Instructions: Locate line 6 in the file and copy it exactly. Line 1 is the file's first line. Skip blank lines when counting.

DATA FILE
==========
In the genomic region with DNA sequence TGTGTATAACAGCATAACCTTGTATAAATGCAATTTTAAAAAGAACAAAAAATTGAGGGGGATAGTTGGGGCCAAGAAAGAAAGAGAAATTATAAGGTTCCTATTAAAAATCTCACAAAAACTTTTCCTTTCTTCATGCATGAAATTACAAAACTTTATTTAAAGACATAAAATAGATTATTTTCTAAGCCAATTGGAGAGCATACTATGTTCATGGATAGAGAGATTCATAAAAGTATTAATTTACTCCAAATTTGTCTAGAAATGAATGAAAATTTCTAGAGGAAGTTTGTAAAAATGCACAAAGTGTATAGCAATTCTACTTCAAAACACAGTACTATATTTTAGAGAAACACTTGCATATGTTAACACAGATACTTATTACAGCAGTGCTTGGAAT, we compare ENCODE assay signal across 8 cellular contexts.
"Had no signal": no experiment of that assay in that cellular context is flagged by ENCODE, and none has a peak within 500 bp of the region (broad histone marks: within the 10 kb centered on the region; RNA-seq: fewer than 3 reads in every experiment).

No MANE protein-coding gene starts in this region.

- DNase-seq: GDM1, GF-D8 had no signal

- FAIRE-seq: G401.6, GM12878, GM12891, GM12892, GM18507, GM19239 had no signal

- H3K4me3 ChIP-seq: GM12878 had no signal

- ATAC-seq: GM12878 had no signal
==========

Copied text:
- H3K4me3 ChIP-seq: GM12878 had no signal